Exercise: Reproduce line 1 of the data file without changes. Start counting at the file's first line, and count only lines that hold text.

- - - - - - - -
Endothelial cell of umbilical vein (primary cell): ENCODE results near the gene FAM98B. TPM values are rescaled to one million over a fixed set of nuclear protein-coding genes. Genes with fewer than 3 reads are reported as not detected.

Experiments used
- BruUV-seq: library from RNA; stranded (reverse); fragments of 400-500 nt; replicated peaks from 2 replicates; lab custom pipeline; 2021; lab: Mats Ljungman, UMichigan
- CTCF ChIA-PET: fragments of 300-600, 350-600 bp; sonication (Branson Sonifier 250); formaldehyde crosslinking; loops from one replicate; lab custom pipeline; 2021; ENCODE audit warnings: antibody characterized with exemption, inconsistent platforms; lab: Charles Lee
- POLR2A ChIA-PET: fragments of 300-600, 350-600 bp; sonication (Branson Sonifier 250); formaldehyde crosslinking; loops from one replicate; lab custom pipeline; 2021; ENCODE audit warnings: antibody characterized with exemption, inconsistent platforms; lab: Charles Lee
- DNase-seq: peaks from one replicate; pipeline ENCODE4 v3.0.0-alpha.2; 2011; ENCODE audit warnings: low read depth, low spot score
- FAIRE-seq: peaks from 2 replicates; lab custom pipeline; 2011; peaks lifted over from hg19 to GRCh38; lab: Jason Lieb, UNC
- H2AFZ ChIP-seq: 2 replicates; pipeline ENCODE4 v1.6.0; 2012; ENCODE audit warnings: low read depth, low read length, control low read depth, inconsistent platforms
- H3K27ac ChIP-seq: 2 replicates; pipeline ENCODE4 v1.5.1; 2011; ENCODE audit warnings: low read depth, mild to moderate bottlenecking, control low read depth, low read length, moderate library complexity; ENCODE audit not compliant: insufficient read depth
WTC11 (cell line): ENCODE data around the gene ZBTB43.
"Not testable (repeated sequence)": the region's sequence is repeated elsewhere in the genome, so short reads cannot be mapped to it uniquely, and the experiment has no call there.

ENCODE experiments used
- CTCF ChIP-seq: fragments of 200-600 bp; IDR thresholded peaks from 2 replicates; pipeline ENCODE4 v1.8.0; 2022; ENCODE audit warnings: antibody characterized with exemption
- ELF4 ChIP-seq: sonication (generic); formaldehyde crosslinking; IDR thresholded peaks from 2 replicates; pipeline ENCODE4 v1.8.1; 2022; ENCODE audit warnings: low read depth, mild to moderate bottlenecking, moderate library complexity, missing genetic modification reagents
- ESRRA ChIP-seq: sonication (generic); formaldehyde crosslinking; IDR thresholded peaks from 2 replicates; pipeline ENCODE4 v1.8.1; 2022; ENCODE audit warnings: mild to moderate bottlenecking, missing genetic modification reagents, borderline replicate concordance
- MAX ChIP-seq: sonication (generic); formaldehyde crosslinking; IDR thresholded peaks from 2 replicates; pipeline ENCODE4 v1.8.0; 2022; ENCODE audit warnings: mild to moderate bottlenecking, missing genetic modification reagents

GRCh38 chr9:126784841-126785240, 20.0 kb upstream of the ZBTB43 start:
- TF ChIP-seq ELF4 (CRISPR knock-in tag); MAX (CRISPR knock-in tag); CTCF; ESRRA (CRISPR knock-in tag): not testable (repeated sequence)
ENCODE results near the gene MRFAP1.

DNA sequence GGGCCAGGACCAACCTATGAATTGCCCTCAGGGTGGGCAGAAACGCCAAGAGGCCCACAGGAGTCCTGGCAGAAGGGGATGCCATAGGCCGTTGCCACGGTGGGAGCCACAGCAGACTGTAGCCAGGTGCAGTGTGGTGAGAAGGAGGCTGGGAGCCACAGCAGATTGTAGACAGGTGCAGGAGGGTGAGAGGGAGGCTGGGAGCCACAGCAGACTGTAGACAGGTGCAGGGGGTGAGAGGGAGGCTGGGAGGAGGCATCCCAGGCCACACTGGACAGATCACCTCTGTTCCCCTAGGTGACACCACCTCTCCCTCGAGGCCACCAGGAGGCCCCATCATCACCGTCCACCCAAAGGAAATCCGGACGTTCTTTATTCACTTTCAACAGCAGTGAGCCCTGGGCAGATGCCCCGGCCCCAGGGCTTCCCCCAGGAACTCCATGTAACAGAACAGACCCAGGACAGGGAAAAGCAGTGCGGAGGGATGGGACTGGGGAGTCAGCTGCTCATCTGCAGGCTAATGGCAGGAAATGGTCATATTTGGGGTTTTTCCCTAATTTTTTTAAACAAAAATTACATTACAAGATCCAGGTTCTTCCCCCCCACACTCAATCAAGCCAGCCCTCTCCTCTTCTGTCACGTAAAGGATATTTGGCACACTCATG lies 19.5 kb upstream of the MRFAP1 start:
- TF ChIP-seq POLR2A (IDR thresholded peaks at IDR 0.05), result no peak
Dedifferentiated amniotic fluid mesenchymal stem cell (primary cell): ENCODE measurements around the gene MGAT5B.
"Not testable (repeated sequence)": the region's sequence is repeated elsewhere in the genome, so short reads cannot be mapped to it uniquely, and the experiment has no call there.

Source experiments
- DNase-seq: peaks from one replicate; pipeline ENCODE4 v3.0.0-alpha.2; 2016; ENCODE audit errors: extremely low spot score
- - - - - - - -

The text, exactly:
Endothelial cell of umbilical vein (primary cell): ENCODE results near the gene FAM98B. TPM values are rescaled to one million over a fixed set of nuclear protein-coding genes. Genes with fewer than 3 reads are reported as not detected.